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Posted: 10/24/2016 9:04:45 AM

Nursing Tips: When a Patient Leaves Against Medical Advice

“You can’t make me stay.” Although providers may seem shocked when a patient decides to leave the hospital Against Medical Advice (AMA), the patient is exercising his or her right to refuse recommended care or treatment. In an article for Mayo Clinic Proceedings, David J. Alfandre, MD, reports that about 2% of all medical admits result in an AMA discharge. When a patient leaves AMA, the risk of readmission for the same diagnosis increases, as well as establishing a precedent for future AMA discharges.

Who is most at risk for leaving AMA?

- Medicaid or no insurance
- Males
- Young adults
- Lives alone
- Alcoholism or substance abuse
- Psychiatric history
- Additional medical issues
- Family or financial obligations

The consequences of an AMA discharge vary by circumstance. Some patients are ready to leave, while others are quite vulnerable. In Dr. Alfandre’s article, retrospective analysis showed:

- Asthmatics had four times more ER visits and three times more hospital re-admits within 30 days.

- General medicine patients who were hospitalized had an almost seven times the likelihood of being readmitted within 15 days.

- Patients who had myocardial infarctions had a 40% higher chance of death or readmission for another MI within two years.

Nurses are likely to be the first healthcare professional that hears when a patient is considering an AMA discharge. Communication with the patient and the physician can be adequate in preventing an untimely discharge. Asking a patient to wait thirty minutes while you phone the physician or prepare the discharge plan may be enough time to calm an angry patient and allow for an honest conversation. The court has ruled in favor of a hospital using “a reasonable amount of time” to permit routine paperwork and procedure. (Bailie vs. Miami Valley Hospital)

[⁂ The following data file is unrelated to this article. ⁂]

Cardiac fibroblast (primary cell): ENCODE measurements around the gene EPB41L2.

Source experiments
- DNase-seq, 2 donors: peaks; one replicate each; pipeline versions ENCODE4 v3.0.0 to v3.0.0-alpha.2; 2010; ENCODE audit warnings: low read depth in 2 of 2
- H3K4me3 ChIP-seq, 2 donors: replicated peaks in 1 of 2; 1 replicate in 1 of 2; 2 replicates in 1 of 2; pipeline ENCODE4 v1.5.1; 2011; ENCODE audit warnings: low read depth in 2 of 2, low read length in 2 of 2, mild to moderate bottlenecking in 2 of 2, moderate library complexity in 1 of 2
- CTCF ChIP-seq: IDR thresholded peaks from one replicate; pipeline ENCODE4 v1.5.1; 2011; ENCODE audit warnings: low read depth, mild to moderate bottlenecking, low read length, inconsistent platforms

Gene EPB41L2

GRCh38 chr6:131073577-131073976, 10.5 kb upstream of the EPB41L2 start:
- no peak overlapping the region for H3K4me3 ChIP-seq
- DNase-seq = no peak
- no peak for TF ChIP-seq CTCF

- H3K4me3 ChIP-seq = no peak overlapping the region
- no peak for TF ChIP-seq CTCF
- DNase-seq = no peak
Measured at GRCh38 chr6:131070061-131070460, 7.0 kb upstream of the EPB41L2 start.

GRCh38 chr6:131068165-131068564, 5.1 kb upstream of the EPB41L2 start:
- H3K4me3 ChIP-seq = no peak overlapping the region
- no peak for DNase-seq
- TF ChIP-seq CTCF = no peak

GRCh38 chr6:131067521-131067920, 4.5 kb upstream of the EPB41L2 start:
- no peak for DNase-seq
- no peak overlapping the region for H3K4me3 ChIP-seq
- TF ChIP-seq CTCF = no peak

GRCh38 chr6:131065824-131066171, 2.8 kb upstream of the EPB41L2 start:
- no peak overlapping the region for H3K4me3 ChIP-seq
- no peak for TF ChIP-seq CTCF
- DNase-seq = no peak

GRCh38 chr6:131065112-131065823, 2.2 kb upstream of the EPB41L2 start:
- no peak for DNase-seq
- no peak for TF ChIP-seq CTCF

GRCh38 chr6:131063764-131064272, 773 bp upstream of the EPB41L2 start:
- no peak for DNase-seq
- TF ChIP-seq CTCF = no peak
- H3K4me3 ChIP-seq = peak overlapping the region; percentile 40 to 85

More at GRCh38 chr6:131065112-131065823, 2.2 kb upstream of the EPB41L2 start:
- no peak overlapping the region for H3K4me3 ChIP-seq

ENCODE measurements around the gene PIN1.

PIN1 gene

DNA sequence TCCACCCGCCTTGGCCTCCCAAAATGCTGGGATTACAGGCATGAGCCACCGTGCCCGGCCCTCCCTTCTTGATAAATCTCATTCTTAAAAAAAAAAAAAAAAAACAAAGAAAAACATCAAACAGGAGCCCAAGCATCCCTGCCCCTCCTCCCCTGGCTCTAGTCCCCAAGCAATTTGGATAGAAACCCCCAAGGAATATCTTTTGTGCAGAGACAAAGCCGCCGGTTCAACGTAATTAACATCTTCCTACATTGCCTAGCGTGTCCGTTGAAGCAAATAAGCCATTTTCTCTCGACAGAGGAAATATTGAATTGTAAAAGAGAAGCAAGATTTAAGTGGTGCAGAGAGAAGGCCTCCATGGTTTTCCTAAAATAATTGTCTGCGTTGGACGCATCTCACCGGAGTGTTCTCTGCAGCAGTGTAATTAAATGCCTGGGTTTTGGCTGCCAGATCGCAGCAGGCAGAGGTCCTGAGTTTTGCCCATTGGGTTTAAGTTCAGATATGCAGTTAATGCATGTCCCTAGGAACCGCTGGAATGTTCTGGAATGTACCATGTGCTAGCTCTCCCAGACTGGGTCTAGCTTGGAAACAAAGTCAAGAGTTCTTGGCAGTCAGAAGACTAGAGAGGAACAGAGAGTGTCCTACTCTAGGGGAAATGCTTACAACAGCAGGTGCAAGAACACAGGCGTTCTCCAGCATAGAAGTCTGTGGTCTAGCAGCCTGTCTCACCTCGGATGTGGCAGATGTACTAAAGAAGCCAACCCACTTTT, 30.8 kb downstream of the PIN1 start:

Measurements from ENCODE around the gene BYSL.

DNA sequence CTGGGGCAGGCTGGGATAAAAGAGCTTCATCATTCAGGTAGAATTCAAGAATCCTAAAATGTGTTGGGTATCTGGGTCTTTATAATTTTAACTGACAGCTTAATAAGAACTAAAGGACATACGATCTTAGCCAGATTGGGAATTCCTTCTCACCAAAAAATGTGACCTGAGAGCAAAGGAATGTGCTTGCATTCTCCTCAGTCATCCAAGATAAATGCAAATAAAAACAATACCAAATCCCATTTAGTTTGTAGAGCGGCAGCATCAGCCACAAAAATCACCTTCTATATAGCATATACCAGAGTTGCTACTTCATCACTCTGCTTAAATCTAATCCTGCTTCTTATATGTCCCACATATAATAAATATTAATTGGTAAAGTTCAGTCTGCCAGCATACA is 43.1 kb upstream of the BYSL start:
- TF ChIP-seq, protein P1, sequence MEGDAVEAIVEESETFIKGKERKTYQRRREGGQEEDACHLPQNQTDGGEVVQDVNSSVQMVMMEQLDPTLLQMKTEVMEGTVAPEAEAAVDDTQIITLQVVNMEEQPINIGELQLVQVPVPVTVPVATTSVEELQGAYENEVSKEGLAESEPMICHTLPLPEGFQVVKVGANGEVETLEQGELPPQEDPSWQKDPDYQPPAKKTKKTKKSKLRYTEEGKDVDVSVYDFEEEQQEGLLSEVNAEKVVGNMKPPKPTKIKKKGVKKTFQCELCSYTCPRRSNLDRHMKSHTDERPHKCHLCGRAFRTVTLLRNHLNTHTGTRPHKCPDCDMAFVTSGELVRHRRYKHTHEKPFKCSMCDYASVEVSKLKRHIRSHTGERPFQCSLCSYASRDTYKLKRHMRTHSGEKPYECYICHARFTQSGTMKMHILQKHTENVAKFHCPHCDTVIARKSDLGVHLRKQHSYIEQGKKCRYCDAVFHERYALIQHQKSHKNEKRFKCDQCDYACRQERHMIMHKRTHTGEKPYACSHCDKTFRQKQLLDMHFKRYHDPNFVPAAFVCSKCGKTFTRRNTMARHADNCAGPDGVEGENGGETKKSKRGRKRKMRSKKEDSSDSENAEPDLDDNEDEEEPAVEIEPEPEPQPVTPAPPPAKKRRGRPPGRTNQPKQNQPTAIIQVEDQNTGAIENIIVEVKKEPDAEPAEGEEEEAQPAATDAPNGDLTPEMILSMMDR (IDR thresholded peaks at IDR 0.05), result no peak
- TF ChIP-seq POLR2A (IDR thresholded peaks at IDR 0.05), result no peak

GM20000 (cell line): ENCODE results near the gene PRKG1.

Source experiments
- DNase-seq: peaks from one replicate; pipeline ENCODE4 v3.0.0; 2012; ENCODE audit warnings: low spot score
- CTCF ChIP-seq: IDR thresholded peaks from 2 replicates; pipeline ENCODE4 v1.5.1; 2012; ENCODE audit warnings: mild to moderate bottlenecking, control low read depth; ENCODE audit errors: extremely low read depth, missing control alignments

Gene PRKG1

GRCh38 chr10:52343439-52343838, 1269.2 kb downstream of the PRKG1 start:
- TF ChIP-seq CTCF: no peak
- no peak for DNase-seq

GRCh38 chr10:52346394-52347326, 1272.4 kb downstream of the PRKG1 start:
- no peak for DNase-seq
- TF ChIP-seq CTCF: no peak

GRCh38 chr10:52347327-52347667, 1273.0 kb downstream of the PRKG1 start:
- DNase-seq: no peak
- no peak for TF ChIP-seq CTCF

Here are five tips for nurses who may encounter AMA situations:

1. Never threaten a patient by saying that if he or she leaves AMA that insurance will not cover the stay. Insurance will pay for care given up to the time of discharge.

2. Whenever possible, take time to talk with the patient to understand more about the reasons for seeking discharge. Patients sometimes have compelling reasons to leave and alternate care resources can be arranged. Document the conversation.

3. Using your facility’s AMA form, provide an informed consent regarding an AMA discharge. Elements of an informed consent include the patient’s acknowledgement that he or she is leaving AMA; that the risks have been explained and the patient understands; and that the patient knows he or she may return at any time. The patient’s signature indicates refusal of recommended treatment. If the patient refuses, the nurse can sign as the witness and document the refusal.

4. His or her rights to receive full discharge instructions and materials remain the same as other patients. Review the instructions with the patient. If the patient agrees, provide wheelchair or escort service from the unit. Document the events.

5. Psychiatric or violent patients may be retained if they are a threat to themselves or others. In these cases, the hospital may use legal means to keep the patient. Accurate documentation by the nurse is key in the process.

When a patient decides to leave AMA, the nurse can help provide as safe and responsible discharge process as possible. Respecting the patient’s autonomy while providing ethical and compassionate care are important nursing responsibilities.